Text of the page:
Team earns ‘Best Paper Award’ for developing AI model to track waterfowl // Mizzou Engineering

February 28, 2023

An example of an image the team used to teach AI to autonomously depend waterfowl.

An interdisciplinary Mizzou workforce acquired a “Best Paper Award” immediately after establishing technique that can instantly discover specific birds in photos of waterfowl flocks.

Yang Zhang, a PhD student in computer system science, introduced the do the job at the Institute of Electrical and Electronics Engineers (IEEE) Worldwide Conference on Cognitive Device Intelligence in December. Co-authors incorporated Professor Yi Shang and collaborators from the Faculty of Natural Methods and the Missouri Section of Conservation (MDC).

“I was shocked, but it was remarkable,” Zhang claimed. “I’m grateful for Dr. Shang’s instruction and for the other authors. Teamwork was incredibly important.”

Shang has led the project for the previous 4 several years in hopes of aiding conservation officials a lot more proficiently track waterfowl populations. Traditionally, the office has monitored waterfowl by manually counting them in the area. In 2019, MDC awarded Shang funding to develop procedures to autonomously detect and classify birds.

Shang and his college students use visuals captured by drones to prepare equipment understanding versions to discover waterfowl. Whilst artificial intelligence can understand a single chicken in a picture with ease, it struggles when an aerial photograph has a flock of hundreds of birds along with tree branches, vegetation and other objects in the qualifications. For this challenge, MDC also deployed decoys in some scenarios to examine the performance of  the AI detectors.

Portrait of Yi Shang
Yi Shang

“We use drones to gather visuals of waterfowl all through distinctive components of the point out, significantly in some of the parks and conservation parts,” Shang mentioned. “Students have taken a great deal of excursions, going into the area and traveling drones. We developed our own software program to plan flight trajectories forward of time so we can obtain visuals at different altitudes and below distinctive ailments. We have collected a pretty extensive knowledge established.”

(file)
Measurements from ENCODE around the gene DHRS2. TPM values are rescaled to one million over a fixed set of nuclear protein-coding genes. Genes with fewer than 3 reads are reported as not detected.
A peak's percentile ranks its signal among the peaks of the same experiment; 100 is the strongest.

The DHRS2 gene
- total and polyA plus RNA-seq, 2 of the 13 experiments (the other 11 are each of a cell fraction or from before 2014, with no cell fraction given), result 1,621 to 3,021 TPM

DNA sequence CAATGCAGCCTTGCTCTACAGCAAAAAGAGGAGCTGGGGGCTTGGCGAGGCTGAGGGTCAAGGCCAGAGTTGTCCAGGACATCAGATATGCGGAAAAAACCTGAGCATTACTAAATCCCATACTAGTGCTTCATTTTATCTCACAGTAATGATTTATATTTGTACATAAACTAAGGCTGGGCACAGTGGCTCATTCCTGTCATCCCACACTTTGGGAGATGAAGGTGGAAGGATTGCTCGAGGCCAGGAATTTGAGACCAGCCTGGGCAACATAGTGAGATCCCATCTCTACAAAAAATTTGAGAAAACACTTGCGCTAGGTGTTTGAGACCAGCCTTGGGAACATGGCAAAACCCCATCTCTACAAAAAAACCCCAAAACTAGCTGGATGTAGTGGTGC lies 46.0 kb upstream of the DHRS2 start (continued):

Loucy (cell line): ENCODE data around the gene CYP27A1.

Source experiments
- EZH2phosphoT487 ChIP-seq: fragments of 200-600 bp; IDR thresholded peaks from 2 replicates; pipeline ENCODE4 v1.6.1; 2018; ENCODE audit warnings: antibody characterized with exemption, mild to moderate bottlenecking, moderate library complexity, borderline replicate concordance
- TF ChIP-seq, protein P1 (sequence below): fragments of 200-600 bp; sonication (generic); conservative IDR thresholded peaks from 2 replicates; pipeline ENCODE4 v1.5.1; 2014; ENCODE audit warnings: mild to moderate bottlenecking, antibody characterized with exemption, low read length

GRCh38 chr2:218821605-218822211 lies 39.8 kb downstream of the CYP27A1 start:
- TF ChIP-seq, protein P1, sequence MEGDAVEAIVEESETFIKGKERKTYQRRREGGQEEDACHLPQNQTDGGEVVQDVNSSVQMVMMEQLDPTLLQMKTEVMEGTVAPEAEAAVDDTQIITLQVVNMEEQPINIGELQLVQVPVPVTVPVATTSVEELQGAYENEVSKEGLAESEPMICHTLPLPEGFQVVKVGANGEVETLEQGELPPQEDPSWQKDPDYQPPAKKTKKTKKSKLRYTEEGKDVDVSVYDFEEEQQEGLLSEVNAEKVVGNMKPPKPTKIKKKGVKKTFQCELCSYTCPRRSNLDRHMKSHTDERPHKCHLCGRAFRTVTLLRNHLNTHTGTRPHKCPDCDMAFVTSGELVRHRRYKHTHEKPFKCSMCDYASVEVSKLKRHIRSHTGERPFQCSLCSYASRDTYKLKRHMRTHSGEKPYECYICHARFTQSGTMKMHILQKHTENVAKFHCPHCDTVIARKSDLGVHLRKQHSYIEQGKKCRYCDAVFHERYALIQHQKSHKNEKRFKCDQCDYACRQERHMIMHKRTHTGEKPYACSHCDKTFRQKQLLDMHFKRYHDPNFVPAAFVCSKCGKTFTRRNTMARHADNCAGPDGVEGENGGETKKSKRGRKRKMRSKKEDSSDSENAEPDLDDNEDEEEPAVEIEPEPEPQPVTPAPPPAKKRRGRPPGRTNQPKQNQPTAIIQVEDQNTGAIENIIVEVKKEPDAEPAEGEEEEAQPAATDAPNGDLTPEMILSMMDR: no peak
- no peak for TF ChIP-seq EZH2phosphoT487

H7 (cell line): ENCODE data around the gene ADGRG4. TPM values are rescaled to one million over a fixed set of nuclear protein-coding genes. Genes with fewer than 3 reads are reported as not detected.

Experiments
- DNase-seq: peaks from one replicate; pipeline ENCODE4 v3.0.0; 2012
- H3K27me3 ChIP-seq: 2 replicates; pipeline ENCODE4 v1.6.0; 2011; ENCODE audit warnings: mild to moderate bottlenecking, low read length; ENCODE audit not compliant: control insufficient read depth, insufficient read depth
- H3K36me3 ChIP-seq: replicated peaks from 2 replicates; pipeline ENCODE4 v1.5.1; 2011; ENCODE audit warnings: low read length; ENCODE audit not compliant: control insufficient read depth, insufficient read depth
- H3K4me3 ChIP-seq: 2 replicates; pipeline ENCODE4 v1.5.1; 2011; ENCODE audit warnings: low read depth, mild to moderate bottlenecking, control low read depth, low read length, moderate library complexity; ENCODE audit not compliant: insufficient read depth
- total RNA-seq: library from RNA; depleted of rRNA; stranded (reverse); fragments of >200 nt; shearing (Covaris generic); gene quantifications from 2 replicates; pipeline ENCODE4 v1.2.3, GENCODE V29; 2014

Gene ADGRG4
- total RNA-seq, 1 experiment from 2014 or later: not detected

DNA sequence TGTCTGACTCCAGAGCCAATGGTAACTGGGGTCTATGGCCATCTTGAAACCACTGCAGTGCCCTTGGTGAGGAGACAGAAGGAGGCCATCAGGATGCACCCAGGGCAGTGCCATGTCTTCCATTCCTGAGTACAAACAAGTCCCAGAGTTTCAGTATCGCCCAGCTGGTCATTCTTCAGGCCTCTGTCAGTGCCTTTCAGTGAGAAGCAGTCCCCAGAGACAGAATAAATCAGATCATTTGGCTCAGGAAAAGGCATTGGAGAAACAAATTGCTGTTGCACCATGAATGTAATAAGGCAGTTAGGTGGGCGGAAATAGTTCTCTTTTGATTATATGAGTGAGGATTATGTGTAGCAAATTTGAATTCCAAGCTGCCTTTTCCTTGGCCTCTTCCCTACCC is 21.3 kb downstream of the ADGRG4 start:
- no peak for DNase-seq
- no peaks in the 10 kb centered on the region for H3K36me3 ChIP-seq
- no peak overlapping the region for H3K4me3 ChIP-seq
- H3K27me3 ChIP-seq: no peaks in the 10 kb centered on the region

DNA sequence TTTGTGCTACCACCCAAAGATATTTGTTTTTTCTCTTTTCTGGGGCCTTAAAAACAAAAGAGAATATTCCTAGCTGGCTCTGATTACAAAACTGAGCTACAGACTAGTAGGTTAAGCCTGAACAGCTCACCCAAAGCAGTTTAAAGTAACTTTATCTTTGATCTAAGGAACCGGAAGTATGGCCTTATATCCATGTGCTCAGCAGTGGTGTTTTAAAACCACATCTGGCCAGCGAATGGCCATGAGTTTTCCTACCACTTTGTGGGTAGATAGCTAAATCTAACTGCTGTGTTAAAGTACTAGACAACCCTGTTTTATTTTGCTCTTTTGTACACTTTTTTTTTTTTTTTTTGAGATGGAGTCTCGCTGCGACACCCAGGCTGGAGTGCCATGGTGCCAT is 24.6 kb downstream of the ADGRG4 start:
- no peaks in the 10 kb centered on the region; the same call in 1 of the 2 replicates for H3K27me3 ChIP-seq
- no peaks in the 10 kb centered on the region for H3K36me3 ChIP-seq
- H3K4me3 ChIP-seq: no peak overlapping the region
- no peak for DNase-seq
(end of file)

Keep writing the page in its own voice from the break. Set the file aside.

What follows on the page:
Learners then labeled the images manually and fed the facts into the device learning pipeline to educate detection and classification models. Now, the process can establish birds with about a 90{2c093b5d81185d1561e39fad83afc6c9d2e12fb4cca7fd1d7fb448d4d1554397} accuracy amount. The upcoming stage will be coaching the device to determine distinct species of birds in photos.

Shang’s crew has also made related deep studying systems for other apps, like determining invasive crops and wetland habitats. Very last 12 months, his pupils took initially location in an Ameren-sponsored Plant Recognition College Problem to determine crops and trees in rights of way in aerial images. Zhang presented results from that opposition at the IEEE convention in December, as effectively. In addition, his students competed in the iWildCam 2022 level of competition, which is aspect of the FGVC9 workshop at CVPR 2022 and is sponsored by Wildlife Insights. Once more, Zhang’s group finished first.

“There is a nationwide group in the conservation room executing this variety of operate,” Shang explained. “People from across the region are speaking about how to use distant sensing and imagery from drones, satellites and planes to effectively establish objects. We’re developing and creating types that can be utilized to a assortment of serious-planet cases.”

Other authors who contributed to the paper were being: Shiqi Wang, a PhD university student in computer system science Zhenduo Zhai, a PhD student in electrical and laptop or computer engineering Reid Viegut, a master’s college student in natural resources and Elisabeth Webb, associate cooperative professor in the College of Normal Resources. Andrew Raedeke and Joel Sartwell from the Missouri Office of Conservation had been also recognized.

Interested in applying AI to true-environment situations? Study far more about electrical engineering and computer science at Mizzou.